A thesaurus is a reference work that lists words grouped together according to similarity of meaning (containing synonyms and sometimes antonyms), in contrast to a dictionary, which contains definitions and pronunciations. The largest thesaurus in the world is the Historical Thesaurus of the Oxford English Dictionary, which contains more than 920,000 words.
History and use of term
In antiquity, Philo of Byblos authored the first text that could now be called a thesaurus. In Sanskrit, the Amarakosha is a thesaurus in verse form, written in the 4th century. The first example of the modern genre, Roget's Thesaurus, was compiled in 1805 by Peter Mark Roget, and published in 1852. Entries in Roget's Thesaurus are listed conceptually rather than alphabetically.
Although including synonyms, a thesaurus should not be taken as a complete list of all the synonyms for a particular word. The entries are also designed for drawing distinctions between similar words and assisting in choosing exactly the right word. Unlike a dictionary, a thesaurus entry does not define words.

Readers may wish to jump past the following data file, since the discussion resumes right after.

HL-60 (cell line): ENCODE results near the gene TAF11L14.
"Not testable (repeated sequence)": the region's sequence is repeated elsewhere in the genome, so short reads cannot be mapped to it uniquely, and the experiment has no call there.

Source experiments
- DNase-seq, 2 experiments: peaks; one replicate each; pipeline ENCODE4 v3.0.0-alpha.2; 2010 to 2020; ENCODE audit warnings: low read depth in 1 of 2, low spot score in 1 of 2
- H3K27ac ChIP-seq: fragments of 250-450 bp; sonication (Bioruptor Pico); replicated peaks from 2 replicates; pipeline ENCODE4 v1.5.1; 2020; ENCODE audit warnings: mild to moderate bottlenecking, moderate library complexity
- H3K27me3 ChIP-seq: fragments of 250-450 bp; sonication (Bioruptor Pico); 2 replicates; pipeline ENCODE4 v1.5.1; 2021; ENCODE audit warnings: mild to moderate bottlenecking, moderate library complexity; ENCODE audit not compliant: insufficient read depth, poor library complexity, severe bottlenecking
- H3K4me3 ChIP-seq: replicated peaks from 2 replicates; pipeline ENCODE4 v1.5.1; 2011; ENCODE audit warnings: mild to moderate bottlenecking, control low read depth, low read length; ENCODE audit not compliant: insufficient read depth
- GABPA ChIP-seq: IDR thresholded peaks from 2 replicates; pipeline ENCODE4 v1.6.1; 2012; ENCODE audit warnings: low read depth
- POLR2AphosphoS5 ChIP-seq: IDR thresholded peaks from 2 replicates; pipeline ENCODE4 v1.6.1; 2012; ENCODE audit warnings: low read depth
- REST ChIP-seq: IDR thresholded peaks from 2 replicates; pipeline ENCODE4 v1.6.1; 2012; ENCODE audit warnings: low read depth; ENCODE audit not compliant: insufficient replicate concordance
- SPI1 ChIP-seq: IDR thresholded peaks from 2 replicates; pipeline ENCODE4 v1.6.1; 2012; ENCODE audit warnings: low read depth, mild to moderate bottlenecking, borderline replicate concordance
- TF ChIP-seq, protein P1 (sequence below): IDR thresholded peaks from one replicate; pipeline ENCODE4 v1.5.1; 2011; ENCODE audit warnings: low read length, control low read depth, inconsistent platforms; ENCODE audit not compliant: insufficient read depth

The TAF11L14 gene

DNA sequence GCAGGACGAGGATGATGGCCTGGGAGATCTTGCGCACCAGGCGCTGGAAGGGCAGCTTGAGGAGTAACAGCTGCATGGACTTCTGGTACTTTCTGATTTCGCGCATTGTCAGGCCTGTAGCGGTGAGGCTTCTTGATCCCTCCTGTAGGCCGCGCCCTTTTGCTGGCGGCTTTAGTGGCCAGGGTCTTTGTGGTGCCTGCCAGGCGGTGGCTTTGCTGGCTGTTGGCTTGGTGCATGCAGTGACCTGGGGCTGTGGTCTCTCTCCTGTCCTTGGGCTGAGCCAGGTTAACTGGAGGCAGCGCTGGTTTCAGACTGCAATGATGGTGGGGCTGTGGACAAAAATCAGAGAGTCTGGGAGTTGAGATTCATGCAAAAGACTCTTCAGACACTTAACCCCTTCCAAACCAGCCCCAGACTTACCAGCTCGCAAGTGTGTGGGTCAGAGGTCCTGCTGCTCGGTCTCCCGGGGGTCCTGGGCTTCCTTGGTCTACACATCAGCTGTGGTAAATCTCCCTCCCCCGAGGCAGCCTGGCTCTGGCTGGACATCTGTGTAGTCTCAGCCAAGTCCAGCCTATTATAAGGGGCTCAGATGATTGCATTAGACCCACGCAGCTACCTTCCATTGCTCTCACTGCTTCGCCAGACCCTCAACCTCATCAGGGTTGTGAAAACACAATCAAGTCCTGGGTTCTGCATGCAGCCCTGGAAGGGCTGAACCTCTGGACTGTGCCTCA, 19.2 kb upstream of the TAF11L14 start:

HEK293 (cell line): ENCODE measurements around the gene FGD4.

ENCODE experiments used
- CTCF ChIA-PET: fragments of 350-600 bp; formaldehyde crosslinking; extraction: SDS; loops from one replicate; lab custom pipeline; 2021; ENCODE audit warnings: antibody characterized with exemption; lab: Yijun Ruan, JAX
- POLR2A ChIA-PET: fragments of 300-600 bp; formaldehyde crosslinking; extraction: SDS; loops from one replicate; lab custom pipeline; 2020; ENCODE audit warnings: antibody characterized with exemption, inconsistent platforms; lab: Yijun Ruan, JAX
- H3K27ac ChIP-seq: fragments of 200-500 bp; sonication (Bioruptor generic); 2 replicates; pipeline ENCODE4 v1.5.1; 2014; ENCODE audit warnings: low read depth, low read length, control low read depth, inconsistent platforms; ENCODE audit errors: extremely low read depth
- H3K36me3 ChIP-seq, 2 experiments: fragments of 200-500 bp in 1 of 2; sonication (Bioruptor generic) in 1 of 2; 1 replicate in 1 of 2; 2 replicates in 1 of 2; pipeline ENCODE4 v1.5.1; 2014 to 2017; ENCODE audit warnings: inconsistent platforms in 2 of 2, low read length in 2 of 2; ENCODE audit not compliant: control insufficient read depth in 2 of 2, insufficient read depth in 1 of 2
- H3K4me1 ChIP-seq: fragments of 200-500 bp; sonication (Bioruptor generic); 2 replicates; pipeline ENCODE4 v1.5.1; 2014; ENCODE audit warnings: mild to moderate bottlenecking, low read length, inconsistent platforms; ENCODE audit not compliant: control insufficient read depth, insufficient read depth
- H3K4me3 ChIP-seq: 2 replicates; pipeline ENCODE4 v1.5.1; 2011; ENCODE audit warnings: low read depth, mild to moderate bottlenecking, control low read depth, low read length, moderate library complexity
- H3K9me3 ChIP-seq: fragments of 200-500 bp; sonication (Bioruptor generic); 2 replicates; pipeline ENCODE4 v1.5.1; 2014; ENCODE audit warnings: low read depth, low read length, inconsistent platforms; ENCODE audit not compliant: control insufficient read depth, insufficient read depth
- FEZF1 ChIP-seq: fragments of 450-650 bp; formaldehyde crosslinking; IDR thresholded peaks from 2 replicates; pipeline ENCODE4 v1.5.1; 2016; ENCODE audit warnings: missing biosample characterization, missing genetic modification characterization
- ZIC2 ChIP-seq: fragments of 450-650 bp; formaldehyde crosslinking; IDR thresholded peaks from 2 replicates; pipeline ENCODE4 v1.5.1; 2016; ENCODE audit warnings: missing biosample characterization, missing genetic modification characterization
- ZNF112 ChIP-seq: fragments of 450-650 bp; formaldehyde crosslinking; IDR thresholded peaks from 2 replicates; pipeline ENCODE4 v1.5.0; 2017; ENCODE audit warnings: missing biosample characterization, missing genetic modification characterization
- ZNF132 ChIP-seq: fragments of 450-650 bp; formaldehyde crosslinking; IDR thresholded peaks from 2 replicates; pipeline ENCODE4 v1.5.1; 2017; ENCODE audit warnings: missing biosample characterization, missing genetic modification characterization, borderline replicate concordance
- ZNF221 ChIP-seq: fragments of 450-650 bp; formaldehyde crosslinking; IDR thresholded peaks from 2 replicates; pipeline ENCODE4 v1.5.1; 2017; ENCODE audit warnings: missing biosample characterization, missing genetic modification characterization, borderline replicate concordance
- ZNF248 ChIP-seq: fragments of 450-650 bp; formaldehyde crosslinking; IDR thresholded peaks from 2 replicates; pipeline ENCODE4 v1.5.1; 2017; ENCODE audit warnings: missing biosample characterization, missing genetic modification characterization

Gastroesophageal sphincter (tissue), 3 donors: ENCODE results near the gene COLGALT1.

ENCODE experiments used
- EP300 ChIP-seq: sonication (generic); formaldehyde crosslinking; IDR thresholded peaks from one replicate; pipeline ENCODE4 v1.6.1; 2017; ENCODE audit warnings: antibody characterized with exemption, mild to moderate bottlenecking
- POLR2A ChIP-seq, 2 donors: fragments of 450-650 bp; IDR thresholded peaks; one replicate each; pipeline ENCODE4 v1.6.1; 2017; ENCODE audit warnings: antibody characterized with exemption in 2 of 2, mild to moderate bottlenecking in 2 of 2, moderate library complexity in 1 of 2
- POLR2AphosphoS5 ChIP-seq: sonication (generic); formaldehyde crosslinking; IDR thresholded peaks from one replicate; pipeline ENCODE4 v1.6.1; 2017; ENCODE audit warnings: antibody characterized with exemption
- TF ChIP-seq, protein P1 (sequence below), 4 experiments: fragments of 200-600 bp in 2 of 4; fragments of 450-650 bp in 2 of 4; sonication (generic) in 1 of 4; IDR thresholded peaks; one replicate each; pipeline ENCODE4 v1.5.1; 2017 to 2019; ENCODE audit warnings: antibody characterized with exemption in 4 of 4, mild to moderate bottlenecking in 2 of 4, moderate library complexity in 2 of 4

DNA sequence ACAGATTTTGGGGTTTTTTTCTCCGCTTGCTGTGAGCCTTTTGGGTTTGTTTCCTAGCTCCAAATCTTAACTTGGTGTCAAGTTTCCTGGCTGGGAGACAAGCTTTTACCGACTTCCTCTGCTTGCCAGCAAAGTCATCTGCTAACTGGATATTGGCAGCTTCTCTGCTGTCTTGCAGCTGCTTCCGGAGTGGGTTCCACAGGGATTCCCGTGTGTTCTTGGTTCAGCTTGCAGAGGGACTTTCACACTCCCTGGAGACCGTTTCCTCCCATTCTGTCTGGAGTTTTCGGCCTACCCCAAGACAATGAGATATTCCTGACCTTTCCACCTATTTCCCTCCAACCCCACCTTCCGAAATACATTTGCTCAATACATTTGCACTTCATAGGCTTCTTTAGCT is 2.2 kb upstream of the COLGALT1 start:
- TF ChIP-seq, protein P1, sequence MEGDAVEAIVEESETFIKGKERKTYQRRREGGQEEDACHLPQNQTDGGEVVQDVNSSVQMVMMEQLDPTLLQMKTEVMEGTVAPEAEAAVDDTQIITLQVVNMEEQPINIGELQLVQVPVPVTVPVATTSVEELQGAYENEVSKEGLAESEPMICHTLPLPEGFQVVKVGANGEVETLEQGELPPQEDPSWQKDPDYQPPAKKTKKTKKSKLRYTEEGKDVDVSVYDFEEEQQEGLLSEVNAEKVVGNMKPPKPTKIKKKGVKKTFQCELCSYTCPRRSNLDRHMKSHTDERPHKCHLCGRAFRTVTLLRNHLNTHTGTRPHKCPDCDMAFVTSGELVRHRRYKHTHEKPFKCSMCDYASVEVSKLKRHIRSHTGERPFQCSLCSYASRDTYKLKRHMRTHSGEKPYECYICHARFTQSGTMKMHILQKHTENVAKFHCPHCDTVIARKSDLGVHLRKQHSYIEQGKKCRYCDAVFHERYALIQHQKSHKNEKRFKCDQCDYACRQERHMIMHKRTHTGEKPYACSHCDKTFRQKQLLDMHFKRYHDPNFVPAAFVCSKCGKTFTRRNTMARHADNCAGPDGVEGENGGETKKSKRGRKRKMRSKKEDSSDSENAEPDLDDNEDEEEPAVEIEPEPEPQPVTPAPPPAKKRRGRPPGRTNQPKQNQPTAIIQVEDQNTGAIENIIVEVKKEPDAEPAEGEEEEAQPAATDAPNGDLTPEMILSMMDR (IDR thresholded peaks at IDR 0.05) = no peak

The word "thesaurus" is derived from 16th-century New Latin, in turn from Latin thesaurus, which is the romanization of the Greek θησαυρός (thēsauros), literally "treasure store", generally meaning a collection of things which are of big importance or value (and thus the medieval rank of thesaurer was a synonym for treasurer). This meaning has been largely supplanted by Roget's usage of the term.
Thesauri in IT
In Information Science, Library Science, and Information Technology, specialized thesauri are designed for information retrieval. They are a type of controlled vocabulary, for indexing or tagging purposes. Such a thesaurus can be used as the basis of an index for online material. The Art and Architecture Thesaurus, for example, is used to index the Canadian national database of museums, Artifacts Canada, held by the Canadian Heritage Information Network (CHIN).
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